Thursday, March 29, 2012

Mariana Trench and the Nasty Little Agitator

Aaah, it's so lovely to sit back and remember a win on behalf of the environment.

Rémi, the hippie on the lower left--crew aboard
the Rainbow Warrrior, 1978
So a few days ago when film director James Cameron (you know: Avatar, Titanic) made the first solo dive into the deepest place in the world's oceans, the Mariana Trench, it got Rémi Parmentier (aka the Nasty Little Agitator) to reminiscing.

Back in 1978, a long, hard battle to ban radioactive dumping at sea began, and the Mariana Trench was the starting point. Had the governments of the U.S., Japan, and Taiwan succeeded, the Trench--and other designated areas--would have become dump sites for radioactive waste. (What? Water pressure would have crushed the canisters, allowing radioactive waste to leak out? No worries! The nuclear industry just called that the "dilute and disperse" strategy).

Rémi Parmentier worked for Greenpeace, at that time an environmental group beginning to gain a reputation, and he had an idea the others found difficult to swallow. Here's a description from fellow Greenpeacer Brian Fitzgerald:


"Back in the early 80s, much of Greenpeace believed we should never set foot in a meeting room. Treaty negotiations and arguments about brackets and compromising language were for others, and we needed to be the thin green line way out front. Need to stop radioactive waste from going into the North Sea? Get in a boat and stop it.

Remi just about singlehandedly woke the organisation up to the fact that your chances of winning rose exponentially by being out in that boat opposing dumping AND in the meeting room with the people who had the power to stop it. If that meant putting on a tie, somebody just had to swallow their pride and make that sacrifice. Remi turned people around not by talking about winning campaigns in the meeting halls -- he actually did it. And he did it by being as bullheaded, stubborn, and uncompromising inside the meeting halls as anybody out in the boats.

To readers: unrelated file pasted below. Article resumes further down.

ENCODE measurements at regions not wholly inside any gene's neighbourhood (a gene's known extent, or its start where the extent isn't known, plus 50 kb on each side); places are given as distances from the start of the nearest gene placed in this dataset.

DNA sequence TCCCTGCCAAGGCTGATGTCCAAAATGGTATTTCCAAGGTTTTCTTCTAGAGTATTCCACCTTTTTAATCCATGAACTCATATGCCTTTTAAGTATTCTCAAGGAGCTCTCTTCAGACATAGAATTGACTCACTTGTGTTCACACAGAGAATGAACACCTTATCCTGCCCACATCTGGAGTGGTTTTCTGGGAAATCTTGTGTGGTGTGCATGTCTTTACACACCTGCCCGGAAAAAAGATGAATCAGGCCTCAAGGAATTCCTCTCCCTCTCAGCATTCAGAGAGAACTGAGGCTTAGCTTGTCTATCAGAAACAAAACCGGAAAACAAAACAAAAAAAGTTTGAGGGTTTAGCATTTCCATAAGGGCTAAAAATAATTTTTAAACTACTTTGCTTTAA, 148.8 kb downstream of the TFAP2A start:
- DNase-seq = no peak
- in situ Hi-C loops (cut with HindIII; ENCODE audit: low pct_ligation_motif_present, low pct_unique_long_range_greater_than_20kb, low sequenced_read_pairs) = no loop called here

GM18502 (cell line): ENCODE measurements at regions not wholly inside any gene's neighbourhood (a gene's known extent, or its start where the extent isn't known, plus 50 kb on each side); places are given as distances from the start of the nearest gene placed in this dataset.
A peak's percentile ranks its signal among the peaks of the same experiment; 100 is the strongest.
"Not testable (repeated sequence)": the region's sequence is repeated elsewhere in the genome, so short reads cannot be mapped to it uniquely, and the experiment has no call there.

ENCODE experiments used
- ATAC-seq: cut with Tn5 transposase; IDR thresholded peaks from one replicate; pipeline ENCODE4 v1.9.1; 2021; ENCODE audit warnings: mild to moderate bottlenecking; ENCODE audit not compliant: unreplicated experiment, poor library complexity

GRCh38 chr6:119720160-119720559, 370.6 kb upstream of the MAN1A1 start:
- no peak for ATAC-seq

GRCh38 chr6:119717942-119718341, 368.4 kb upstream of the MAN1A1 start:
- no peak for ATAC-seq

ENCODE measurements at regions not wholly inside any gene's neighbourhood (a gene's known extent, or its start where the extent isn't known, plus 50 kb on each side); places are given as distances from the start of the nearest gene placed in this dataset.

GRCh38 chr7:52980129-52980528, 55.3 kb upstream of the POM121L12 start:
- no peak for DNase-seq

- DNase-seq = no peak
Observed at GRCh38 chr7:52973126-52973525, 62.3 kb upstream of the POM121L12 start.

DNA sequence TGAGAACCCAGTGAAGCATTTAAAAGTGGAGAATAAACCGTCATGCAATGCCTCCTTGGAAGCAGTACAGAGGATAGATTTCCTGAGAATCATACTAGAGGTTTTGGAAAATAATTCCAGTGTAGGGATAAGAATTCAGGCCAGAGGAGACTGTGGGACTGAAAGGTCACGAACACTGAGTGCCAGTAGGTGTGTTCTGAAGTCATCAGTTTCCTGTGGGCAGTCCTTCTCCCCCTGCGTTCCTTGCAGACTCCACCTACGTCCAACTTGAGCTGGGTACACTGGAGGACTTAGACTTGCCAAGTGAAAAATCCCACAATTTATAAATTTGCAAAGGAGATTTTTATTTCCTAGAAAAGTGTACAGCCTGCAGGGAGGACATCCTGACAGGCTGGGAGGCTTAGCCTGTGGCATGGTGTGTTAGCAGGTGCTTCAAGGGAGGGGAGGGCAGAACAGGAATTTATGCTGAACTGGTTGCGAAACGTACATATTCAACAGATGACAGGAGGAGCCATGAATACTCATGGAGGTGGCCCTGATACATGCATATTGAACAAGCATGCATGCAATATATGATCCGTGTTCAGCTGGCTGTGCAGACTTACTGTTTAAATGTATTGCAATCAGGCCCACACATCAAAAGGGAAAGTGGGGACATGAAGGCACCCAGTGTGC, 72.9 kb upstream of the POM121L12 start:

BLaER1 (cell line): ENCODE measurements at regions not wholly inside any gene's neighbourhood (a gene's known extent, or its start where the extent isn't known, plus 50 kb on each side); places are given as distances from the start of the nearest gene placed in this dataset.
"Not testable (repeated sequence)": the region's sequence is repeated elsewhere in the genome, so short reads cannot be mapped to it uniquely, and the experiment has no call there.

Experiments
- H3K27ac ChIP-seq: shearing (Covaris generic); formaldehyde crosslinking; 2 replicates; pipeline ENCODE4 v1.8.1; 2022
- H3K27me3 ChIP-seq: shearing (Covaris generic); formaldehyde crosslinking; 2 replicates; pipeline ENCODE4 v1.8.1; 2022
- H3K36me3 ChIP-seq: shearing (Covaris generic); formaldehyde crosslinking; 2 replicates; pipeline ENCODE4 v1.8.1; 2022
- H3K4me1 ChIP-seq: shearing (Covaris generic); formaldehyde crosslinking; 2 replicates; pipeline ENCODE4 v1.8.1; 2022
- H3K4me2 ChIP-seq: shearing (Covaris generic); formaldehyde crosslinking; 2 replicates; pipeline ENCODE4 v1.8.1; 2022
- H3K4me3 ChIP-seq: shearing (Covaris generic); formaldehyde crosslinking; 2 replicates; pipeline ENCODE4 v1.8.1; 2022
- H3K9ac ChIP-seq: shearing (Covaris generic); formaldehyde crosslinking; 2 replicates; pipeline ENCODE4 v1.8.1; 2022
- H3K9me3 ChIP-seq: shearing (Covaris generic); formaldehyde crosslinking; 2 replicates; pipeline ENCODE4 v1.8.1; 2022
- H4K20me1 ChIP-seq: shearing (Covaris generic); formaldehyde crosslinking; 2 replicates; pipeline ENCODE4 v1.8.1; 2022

He learned, and taught us, the art of 'political judo' -- achieving results greater than your size would suggest possible. One frustrated government official called him a "nasty little agitator" after a particularly gruelling experience at an international convention. Remi liked that so much, he put it on his business card."

The plans to use the world's oceans as radioactive dumping grounds were shelved in 1983, through the London Convention. Ten years later the Convention was amended to permanently ban radioactive waste dumping at sea.

Merci beaucoup to all those who helped make this happen, and especially to Rémi, the Nasty Little Agitator who was willing to put on a tie for the sake of the planet. 


(Want to read more about Greenpeace days? Click on the "Search this Blog" box to the right and enter the word Greenpeace.) 

15 comments:

  1. Oh, I love this! Hoorah for Remi - a visionary man with practical understanding!  More stories like this, please. 

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  2. Am I right, perchance, that the woman in the photo is Patricia Lichen?

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  3. Thank you for this amusing story, Pat. It was a privilege to be a part of this collective adventure! Nothing was impossible. And still now; we just need to push the accelerator. Great photo too; I ran yesterday at the Met, NY completely by coincidence into Rex Weyler who hadn't seen me since those days; when I told him who I was he looked bemused because of course he associated my name with the young boy on the photo, not with aged man I've become.